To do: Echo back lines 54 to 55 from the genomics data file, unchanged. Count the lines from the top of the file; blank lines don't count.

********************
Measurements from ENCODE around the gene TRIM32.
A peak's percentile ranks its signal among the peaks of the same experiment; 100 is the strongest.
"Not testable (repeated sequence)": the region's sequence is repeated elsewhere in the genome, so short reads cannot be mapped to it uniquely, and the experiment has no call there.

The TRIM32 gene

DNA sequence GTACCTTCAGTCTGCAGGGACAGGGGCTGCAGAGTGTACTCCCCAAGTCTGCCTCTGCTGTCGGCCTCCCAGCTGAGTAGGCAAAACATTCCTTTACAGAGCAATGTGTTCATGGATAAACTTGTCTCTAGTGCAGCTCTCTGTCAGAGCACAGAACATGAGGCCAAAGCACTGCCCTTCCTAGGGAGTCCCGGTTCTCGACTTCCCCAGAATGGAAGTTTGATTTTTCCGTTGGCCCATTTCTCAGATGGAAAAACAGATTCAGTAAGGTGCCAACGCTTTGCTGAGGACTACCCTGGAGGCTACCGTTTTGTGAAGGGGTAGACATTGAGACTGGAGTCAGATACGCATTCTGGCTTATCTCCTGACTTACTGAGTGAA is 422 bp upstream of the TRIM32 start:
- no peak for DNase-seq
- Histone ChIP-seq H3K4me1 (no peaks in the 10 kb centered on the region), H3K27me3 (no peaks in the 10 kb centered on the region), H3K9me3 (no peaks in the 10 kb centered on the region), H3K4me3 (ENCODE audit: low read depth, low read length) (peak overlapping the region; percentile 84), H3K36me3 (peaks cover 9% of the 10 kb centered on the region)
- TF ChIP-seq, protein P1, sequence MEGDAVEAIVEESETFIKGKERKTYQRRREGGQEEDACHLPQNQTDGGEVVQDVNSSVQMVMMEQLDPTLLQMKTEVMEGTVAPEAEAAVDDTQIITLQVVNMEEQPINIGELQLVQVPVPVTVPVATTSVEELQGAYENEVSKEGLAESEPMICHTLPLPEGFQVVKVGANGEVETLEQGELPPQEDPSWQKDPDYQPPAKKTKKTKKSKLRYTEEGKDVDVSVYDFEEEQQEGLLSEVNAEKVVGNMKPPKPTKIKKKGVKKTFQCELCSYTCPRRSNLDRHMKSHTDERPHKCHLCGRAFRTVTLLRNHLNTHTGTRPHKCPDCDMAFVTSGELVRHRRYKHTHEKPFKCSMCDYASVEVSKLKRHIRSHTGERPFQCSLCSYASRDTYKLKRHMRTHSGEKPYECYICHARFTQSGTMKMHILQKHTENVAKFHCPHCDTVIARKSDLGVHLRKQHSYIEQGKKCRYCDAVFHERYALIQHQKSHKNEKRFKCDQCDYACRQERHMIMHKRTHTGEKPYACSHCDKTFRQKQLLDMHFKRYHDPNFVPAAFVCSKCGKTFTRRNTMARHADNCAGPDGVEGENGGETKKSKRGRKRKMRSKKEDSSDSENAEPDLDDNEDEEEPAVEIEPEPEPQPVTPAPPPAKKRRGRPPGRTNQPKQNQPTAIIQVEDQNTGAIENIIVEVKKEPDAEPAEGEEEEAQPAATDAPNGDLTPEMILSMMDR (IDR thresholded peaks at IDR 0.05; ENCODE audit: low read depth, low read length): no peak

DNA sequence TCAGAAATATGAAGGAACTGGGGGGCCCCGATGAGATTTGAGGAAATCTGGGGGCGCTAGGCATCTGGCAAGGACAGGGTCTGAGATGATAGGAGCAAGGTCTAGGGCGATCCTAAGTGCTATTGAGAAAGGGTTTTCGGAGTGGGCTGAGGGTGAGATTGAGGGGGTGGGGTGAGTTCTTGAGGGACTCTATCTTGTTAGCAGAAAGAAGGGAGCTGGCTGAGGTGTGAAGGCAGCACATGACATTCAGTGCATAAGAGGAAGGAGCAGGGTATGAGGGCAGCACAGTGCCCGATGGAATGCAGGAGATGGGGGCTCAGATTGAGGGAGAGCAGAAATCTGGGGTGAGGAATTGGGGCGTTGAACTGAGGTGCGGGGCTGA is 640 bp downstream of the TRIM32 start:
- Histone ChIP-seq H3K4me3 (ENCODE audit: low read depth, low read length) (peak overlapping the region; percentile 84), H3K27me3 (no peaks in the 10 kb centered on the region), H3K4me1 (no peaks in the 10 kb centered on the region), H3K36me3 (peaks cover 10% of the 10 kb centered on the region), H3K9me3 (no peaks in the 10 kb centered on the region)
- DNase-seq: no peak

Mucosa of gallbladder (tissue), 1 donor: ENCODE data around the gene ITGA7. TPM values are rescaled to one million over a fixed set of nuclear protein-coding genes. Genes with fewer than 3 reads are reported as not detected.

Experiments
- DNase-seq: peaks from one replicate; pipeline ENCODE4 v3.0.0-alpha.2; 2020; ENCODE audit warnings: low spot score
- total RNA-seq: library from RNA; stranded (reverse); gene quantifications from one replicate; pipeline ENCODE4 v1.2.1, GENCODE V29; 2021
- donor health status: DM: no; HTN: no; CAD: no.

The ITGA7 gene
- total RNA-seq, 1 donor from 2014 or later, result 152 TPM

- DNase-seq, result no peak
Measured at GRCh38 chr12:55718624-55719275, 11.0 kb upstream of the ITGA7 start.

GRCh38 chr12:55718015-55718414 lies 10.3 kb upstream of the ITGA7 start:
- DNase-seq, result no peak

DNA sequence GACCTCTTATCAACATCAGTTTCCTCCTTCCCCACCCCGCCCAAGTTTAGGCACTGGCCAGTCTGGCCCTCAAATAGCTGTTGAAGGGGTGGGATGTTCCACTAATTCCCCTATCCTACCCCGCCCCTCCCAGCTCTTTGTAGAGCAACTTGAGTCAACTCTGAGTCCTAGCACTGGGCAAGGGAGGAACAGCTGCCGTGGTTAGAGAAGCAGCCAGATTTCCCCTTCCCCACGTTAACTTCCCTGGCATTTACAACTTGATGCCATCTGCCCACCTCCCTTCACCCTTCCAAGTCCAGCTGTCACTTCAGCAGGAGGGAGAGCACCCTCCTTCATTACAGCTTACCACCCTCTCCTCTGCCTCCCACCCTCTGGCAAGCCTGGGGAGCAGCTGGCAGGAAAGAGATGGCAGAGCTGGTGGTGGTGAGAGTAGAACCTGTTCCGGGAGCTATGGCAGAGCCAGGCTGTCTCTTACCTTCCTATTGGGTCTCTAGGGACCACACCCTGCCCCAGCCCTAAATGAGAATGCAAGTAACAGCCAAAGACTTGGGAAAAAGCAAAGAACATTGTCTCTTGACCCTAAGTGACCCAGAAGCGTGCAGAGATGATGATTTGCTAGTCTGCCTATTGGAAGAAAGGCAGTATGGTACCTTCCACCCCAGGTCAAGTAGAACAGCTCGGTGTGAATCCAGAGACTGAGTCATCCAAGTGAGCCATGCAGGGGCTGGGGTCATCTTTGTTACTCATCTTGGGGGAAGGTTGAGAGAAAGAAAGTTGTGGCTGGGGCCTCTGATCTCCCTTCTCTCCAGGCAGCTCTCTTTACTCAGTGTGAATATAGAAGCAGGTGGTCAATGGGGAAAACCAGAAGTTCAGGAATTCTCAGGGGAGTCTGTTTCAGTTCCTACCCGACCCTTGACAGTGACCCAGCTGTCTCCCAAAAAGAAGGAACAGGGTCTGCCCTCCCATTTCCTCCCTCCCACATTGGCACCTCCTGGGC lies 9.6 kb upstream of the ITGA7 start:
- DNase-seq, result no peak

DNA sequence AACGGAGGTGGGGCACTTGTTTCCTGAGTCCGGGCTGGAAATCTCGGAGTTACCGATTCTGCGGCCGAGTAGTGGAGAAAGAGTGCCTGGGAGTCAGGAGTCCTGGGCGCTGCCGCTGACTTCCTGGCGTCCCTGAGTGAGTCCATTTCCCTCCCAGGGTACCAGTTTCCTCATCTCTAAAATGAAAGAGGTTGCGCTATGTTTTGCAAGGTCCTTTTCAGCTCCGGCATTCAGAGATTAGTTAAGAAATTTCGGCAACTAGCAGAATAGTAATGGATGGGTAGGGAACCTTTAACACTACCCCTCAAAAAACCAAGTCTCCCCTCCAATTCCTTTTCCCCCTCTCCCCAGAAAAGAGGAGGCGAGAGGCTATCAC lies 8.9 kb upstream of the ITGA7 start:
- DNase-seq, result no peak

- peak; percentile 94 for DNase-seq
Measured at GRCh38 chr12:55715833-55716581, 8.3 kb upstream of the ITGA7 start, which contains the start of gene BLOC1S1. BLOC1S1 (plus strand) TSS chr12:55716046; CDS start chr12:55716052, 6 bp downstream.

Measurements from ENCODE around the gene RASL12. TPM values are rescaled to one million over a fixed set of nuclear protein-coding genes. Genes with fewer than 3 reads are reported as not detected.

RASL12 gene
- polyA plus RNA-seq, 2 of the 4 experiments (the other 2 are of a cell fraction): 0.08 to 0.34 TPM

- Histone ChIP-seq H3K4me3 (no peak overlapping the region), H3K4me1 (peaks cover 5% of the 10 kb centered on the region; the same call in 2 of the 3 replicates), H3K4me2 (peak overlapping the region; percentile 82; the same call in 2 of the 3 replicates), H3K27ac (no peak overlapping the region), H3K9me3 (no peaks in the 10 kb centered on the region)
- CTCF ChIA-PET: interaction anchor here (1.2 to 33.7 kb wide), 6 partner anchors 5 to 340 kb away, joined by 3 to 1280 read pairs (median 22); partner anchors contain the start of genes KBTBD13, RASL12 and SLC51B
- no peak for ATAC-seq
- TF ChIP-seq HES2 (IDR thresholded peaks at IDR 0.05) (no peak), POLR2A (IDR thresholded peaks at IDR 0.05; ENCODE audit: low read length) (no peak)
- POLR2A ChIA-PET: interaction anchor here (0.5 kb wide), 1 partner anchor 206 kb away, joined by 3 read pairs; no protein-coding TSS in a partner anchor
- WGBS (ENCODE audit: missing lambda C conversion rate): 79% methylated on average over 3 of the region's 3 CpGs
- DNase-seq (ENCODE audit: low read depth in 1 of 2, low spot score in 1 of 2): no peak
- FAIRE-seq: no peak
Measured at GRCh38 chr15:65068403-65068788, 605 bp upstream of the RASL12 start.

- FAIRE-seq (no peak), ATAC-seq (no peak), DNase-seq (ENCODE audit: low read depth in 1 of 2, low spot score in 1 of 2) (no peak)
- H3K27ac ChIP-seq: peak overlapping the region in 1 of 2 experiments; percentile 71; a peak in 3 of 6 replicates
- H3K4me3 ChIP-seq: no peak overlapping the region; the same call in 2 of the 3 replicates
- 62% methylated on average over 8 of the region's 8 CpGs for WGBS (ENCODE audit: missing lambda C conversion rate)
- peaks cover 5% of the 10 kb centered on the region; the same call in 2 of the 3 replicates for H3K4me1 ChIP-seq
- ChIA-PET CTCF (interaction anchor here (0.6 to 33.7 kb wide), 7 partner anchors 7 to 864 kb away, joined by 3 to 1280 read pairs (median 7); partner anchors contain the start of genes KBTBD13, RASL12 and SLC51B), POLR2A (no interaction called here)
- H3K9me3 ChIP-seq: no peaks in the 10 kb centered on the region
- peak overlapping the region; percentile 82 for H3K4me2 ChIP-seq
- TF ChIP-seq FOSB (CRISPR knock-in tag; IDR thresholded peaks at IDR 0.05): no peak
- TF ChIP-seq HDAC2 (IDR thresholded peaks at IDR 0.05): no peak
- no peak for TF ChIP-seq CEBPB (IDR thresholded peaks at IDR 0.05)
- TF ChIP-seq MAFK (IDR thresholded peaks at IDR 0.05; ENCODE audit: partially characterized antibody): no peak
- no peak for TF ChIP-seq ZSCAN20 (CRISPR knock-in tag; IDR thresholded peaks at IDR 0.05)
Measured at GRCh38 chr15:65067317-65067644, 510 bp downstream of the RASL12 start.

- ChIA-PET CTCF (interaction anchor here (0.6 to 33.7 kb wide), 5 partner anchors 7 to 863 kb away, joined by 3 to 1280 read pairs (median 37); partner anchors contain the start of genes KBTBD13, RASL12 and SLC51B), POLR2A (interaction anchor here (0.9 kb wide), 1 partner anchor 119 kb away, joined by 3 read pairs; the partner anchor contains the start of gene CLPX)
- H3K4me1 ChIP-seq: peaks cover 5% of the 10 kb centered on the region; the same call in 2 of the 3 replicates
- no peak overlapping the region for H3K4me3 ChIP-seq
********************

Measured at GRCh38 chr15:65067317-65067644, 510 bp downstream of the RASL12 start.

- ChIA-PET CTCF (interaction anchor here (0.6 to 33.7 kb wide), 5 partner anchors 7 to 863 kb away, joined by 3 to 1280 read pairs (median 37); partner anchors contain the start of genes KBTBD13, RASL12 and SLC51B), POLR2A (interaction anchor here (0.9 kb wide), 1 partner anchor 119 kb away, joined by 3 read pairs; the partner anchor contains the start of gene CLPX)